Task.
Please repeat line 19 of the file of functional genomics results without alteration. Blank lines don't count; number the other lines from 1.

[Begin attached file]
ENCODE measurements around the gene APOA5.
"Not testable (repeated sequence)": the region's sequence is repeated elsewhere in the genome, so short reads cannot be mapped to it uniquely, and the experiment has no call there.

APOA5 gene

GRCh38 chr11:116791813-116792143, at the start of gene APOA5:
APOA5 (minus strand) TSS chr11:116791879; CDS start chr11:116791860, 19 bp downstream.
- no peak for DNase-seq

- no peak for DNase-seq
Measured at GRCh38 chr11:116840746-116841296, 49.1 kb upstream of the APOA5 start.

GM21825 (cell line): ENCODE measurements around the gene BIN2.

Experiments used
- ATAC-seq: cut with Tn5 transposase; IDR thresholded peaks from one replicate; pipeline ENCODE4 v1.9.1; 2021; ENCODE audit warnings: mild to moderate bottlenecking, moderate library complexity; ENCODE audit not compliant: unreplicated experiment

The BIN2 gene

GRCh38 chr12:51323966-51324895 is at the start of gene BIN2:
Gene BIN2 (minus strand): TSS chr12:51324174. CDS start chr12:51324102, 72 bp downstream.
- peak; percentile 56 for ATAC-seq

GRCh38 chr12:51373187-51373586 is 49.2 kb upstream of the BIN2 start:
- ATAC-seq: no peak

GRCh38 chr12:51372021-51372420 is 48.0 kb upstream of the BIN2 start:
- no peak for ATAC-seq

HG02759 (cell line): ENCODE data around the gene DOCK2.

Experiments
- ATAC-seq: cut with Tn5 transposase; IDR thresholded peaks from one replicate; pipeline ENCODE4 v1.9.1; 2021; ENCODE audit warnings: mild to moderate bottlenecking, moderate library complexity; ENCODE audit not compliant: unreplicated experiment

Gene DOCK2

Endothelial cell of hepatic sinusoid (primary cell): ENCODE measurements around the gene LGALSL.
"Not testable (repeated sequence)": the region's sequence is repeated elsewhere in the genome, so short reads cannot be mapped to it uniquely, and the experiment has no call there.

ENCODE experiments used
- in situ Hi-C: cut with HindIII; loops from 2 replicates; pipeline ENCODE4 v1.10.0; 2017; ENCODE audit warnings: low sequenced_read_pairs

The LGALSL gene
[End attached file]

- no peak for ATAC-seq